# Circuit with two opamps

I have the following circuit: simulate this circuit – Schematic created using CircuitLab

I need to determine period of oscillations for the given circuit and to sketch waveforms of the voltages at nodes n1, n2 and n3.

Values of the resistances and capacitance are known and OPamps are considered to be ideal.

$$R_1=47k\Omega\\ R_2=39k\Omega \\ R_3=10k\Omega \\ C=100nF$$

Basically, what I can see here, is that this circuit consists of an inverting amplifier in series with an integrator (correct me if I am wrong), but I really cannot see the way to sketch the waveforms required since I cannot see what is actually going on here.

• hm, which one is the inverting amplifier? – Marcus Müller Jan 17 '19 at 16:24
• I suppose the first one, or it is the non inverting one, since we have the feedback to the positive input, i am bit confused now actually. – cdummie Jan 17 '19 at 16:32
• As @MarcusMüller is hinting, pay careful attention to your feedback polarity. What does that make the first circuit? – John D Jan 17 '19 at 16:32
• Well, positive feedback to the positive input, then it should be non-inverting amplifier, does that make any sense? – cdummie Jan 17 '19 at 16:34
• I've corrected your drawing for you. – Warren Hill Jan 17 '19 at 18:06

If the op-amps are to be considered as ideal, regenerative feedback will happen if both u1 and u2 are connected either both inverting, or both non-inverting

Here are a few clues to get you going. simulate this circuit – Schematic created using CircuitLab

Figure 1. OP's schematic with U1 inputs labelled. It's not shown here but the circuit needs a split-rail power supply to work. e.g., +/-12 V.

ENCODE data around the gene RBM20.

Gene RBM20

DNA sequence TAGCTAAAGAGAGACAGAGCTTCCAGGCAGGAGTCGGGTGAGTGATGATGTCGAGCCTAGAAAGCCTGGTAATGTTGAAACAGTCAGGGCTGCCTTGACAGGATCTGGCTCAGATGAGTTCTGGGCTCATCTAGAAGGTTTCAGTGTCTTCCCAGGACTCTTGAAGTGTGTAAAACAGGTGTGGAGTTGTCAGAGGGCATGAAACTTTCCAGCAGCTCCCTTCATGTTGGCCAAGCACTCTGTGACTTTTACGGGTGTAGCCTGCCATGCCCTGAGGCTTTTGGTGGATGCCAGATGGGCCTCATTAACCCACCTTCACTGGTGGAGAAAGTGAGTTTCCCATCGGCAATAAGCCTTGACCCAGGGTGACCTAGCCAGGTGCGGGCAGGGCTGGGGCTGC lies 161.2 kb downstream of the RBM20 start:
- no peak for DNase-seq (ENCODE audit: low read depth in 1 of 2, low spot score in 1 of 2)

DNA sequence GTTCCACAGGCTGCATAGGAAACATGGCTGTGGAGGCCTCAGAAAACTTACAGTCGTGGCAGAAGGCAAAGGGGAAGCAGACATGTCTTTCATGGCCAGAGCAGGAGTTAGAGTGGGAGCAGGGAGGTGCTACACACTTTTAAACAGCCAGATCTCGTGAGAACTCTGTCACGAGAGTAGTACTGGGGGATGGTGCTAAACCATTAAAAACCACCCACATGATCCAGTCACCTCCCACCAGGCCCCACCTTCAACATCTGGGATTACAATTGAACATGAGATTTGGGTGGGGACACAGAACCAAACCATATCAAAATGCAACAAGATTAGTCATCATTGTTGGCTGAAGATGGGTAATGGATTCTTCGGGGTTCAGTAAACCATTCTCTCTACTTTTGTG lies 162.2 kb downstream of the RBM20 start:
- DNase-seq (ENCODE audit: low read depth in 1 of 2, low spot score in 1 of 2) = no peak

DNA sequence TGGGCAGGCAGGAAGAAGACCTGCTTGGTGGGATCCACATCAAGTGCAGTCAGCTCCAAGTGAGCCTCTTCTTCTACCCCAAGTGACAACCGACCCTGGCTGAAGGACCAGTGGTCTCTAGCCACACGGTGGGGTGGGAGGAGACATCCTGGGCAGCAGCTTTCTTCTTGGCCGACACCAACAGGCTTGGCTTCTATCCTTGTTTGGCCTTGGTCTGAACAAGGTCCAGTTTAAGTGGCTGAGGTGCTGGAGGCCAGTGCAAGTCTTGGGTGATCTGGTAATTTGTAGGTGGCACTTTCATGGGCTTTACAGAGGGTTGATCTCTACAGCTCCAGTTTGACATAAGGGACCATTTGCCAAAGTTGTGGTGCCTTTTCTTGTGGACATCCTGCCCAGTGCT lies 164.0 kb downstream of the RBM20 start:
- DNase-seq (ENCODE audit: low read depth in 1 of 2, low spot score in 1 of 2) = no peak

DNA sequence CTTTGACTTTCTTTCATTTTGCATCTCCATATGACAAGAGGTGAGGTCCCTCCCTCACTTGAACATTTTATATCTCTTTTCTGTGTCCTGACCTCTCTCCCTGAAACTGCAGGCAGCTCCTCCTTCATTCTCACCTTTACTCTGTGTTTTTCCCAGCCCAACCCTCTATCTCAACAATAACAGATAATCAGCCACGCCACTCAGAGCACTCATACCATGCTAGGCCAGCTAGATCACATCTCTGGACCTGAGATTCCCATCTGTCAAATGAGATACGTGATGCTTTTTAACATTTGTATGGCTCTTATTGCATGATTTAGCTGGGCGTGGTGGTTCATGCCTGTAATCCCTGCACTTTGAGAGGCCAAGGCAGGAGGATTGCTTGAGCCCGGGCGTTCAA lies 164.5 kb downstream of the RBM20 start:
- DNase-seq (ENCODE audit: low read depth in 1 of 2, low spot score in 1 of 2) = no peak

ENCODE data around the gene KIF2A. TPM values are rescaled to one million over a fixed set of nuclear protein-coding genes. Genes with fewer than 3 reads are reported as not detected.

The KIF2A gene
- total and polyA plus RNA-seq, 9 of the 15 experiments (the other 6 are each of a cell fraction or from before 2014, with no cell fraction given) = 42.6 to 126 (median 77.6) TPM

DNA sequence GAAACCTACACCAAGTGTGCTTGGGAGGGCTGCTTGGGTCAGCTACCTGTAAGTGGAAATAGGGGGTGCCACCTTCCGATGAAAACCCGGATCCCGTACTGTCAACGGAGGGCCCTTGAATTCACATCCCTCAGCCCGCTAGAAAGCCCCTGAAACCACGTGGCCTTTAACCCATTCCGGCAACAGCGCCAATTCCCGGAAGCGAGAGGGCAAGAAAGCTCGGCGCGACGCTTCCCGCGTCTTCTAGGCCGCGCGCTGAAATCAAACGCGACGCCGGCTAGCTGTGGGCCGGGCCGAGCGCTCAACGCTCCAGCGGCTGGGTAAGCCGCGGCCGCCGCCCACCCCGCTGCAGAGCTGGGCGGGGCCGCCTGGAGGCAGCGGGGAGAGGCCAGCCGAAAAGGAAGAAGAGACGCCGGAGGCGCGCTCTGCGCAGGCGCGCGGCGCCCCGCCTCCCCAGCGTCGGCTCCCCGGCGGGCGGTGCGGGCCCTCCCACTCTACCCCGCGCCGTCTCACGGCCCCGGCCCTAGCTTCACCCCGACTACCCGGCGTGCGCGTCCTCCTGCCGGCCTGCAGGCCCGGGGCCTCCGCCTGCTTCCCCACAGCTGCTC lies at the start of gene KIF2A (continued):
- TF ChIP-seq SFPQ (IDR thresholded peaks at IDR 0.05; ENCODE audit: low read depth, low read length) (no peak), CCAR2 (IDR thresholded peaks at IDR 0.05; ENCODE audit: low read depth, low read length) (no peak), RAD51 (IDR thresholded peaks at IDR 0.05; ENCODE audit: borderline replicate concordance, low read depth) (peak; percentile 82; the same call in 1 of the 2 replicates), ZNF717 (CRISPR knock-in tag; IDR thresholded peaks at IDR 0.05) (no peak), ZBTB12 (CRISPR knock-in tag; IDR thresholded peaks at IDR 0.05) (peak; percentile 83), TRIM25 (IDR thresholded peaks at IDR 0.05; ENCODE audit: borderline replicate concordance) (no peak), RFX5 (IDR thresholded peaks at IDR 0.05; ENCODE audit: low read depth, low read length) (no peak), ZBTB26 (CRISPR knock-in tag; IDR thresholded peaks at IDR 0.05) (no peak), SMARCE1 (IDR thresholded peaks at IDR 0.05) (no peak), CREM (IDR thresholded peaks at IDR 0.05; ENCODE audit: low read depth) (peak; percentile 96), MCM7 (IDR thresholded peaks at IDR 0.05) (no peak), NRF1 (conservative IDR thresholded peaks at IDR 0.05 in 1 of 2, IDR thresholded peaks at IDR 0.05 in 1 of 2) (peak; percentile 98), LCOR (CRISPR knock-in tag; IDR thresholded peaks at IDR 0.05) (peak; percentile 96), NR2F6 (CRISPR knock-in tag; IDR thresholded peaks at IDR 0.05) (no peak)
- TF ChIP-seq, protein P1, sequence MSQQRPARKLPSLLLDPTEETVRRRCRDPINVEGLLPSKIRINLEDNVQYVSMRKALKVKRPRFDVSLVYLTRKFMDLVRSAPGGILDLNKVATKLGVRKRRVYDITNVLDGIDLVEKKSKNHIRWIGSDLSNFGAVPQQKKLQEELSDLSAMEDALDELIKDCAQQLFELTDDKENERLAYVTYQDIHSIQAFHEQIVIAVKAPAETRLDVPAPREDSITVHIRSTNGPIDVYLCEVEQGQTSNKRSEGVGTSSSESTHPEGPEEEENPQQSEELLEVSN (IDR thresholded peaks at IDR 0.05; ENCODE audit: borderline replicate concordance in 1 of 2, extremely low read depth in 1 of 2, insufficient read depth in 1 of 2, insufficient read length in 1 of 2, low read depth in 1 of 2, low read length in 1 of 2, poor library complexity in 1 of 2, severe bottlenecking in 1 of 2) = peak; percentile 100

Consider that the circuit has just been powered up. If everything was ideal then the op-amp inputs and outputs would be at 0 V and nothing would happen. Fortunately for this circuit real op-amps aren't ideal and have slight differences in the input offset voltages and this is enough to kick the circuit into life.

I've shown U1's non-inverting input at +1 mV and the inverting input, n0, at 0 V.

• In that condition what will happen at n1?
• What that initial change happens at n1 what will the voltage be at U1's non-inverting input?
• Meanwhile what's happening to the voltage at n2? (Caution: trick question.)
• What's happening at n3?

Sketch that part out and post a photo into your question and we'll go from there.

Well, when the input reaches high enough level we will have logic zero at the output of the Schmitt trigger.

This suggests some slightly mixed up thinking.

1. This isn't a logic circuit - it's analog so while U1 can switch high or low they're not really 'logic' levels.
2. You are correct if you mean that the output switches low but what is low in this circuit? (I gave you a hint in the caption of Figure 1.)

Also, I think that same thing should happen in n2 since those points are separated only by a single resistor.

No, n2 is what's known as a 'virtual ground' due to the negative feedback caused by C1. R3 controls the current into the integrating capacitor. If the op-amp output is not in saturation then the output will adjust to maintain n3 at (or very, very close to) the voltage on the non-inverting input, 0 V. See How does an op amp integrator work? where this is currently under discussion.

• Well, the first part of the circuit is schmitt trigger, so it is generating a pulse train at its output (node n1) i expect the same waveform at node n2, but i cannot see what will happen with the waveform after integrator in this case – cdummie Jan 17 '19 at 21:43
• Schmitt trigger is correct but you haven't generated a pulse train yet. I have given you four questions. What is the answer to the first one? – Transistor Jan 17 '19 at 21:56
• Well, when the input reaches high enough level we will have logic zero at the output of the schmitt trigger – cdummie Jan 18 '19 at 6:28
• also, i think that same thing should happen in n2 since those points are separated only by a single resistor – cdummie Jan 18 '19 at 6:34
• See the update. – Transistor Jan 18 '19 at 8:19